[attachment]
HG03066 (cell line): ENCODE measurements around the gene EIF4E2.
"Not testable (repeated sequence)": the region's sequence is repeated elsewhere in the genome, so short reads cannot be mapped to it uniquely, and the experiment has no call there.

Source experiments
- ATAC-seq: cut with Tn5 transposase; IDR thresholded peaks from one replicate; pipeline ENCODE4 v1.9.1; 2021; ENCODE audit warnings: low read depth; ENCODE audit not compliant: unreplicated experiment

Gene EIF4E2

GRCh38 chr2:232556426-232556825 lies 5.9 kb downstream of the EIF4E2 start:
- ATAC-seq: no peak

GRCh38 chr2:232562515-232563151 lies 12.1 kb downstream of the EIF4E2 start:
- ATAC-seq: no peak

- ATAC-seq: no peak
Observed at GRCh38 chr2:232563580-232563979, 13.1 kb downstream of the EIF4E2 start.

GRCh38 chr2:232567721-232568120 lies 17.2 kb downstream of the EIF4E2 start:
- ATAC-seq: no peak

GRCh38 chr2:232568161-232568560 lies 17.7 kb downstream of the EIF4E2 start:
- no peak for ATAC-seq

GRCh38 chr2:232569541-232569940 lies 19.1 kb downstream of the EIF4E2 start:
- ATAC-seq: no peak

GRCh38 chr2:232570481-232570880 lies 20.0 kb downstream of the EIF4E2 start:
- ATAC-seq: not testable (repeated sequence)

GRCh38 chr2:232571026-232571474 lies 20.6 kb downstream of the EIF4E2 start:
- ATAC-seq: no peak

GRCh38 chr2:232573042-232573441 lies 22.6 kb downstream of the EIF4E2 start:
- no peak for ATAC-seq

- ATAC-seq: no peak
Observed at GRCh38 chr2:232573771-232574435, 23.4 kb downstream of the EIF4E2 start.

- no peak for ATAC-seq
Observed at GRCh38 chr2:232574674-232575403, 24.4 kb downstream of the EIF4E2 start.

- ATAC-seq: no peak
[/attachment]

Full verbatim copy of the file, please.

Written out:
HG03066 (cell line): ENCODE measurements around the gene EIF4E2.
"Not testable (repeated sequence)": the region's sequence is repeated elsewhere in the genome, so short reads cannot be mapped to it uniquely, and the experiment has no call there.

Source experiments
- ATAC-seq: cut with Tn5 transposase; IDR thresholded peaks from one replicate; pipeline ENCODE4 v1.9.1; 2021; ENCODE audit warnings: low read depth; ENCODE audit not compliant: unreplicated experiment

Gene EIF4E2

GRCh38 chr2:232556426-232556825 lies 5.9 kb downstream of the EIF4E2 start:
- ATAC-seq: no peak

GRCh38 chr2:232562515-232563151 lies 12.1 kb downstream of the EIF4E2 start:
- ATAC-seq: no peak

- ATAC-seq: no peak
Observed at GRCh38 chr2:232563580-232563979, 13.1 kb downstream of the EIF4E2 start.

GRCh38 chr2:232567721-232568120 lies 17.2 kb downstream of the EIF4E2 start:
- ATAC-seq: no peak

GRCh38 chr2:232568161-232568560 lies 17.7 kb downstream of the EIF4E2 start:
- no peak for ATAC-seq

GRCh38 chr2:232569541-232569940 lies 19.1 kb downstream of the EIF4E2 start:
- ATAC-seq: no peak

GRCh38 chr2:232570481-232570880 lies 20.0 kb downstream of the EIF4E2 start:
- ATAC-seq: not testable (repeated sequence)

GRCh38 chr2:232571026-232571474 lies 20.6 kb downstream of the EIF4E2 start:
- ATAC-seq: no peak

GRCh38 chr2:232573042-232573441 lies 22.6 kb downstream of the EIF4E2 start:
- no peak for ATAC-seq

- ATAC-seq: no peak
Observed at GRCh38 chr2:232573771-232574435, 23.4 kb downstream of the EIF4E2 start.

- no peak for ATAC-seq
Observed at GRCh38 chr2:232574674-232575403, 24.4 kb downstream of the EIF4E2 start.

- ATAC-seq: no peak